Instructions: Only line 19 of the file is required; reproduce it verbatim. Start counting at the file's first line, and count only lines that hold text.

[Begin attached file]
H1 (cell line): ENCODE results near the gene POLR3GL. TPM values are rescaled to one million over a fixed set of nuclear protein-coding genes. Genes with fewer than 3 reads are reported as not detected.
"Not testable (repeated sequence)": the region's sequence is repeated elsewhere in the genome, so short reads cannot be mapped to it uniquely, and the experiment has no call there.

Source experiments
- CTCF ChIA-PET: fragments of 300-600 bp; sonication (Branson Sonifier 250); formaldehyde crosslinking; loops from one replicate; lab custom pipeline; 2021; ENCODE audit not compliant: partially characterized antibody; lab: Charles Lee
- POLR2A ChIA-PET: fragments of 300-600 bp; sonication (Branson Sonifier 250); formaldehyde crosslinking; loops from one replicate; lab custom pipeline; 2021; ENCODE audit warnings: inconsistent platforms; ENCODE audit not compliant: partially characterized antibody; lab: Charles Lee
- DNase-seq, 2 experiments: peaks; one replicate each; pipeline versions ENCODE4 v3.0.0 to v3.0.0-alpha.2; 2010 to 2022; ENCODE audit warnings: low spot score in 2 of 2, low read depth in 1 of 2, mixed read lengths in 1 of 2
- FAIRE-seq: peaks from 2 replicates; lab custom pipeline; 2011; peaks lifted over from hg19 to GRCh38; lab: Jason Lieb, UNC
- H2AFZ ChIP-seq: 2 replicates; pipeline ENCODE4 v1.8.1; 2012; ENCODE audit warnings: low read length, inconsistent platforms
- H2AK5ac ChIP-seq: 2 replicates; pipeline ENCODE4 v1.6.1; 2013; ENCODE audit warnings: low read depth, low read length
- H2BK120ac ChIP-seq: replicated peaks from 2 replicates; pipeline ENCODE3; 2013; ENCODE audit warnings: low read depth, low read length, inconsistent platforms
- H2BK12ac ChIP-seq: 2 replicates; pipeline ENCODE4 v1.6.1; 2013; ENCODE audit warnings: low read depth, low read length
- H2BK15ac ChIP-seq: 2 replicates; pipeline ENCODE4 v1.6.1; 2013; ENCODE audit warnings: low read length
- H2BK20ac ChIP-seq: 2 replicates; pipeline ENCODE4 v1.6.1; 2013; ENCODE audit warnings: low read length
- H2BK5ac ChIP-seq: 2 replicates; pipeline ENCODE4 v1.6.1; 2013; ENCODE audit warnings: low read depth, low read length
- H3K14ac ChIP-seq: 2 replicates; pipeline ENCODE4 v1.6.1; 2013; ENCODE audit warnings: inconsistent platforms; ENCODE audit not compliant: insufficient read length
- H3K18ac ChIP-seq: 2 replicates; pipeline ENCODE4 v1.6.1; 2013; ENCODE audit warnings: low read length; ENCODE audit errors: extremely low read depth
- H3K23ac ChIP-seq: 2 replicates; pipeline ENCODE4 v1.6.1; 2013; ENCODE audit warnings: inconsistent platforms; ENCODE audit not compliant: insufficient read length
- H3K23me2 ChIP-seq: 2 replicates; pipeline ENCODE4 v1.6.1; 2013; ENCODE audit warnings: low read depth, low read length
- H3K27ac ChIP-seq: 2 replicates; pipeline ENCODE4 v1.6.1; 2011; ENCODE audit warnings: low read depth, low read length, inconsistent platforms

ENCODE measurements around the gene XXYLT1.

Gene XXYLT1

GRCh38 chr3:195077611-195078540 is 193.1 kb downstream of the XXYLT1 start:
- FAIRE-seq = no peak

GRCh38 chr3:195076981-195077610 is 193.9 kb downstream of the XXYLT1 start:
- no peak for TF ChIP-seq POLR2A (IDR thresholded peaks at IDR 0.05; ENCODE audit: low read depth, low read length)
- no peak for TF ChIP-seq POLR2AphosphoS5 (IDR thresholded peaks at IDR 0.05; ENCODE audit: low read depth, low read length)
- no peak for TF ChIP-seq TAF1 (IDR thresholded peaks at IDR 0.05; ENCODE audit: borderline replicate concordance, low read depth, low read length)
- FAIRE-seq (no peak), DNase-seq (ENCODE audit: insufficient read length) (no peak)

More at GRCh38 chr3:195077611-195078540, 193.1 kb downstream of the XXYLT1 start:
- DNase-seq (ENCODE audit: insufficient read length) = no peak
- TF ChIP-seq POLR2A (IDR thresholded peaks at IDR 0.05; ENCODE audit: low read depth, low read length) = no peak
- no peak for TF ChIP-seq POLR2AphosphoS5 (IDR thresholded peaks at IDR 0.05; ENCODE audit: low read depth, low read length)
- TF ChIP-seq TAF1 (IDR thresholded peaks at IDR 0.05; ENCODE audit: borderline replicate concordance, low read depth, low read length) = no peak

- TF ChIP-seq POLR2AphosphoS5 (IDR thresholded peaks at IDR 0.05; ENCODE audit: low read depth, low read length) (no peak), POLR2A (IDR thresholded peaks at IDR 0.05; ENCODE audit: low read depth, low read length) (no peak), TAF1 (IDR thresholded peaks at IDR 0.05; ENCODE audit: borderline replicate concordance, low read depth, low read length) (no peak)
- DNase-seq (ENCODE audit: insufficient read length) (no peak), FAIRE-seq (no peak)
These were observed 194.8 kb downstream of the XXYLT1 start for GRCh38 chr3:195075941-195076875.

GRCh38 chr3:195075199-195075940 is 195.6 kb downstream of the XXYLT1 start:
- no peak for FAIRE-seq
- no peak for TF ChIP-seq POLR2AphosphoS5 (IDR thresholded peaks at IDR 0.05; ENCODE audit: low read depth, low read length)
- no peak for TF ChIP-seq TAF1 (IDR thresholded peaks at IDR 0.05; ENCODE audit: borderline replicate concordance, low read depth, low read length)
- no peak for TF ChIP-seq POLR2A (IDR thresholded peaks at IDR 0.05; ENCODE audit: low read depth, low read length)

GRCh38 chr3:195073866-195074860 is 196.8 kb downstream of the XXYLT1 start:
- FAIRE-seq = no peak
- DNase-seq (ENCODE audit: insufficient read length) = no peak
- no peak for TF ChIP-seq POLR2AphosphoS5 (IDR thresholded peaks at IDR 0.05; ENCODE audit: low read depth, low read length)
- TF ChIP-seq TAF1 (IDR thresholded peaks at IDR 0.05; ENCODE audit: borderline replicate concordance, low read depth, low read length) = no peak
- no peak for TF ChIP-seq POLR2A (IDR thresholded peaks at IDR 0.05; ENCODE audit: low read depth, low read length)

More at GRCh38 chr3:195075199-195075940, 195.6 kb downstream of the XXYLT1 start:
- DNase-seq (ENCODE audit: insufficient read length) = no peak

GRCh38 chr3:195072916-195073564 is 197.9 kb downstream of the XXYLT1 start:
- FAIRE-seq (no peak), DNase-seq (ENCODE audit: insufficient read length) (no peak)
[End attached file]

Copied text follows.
- H3K27ac ChIP-seq: 2 replicates; pipeline ENCODE4 v1.6.1; 2011; ENCODE audit warnings: low read depth, low read length, inconsistent platforms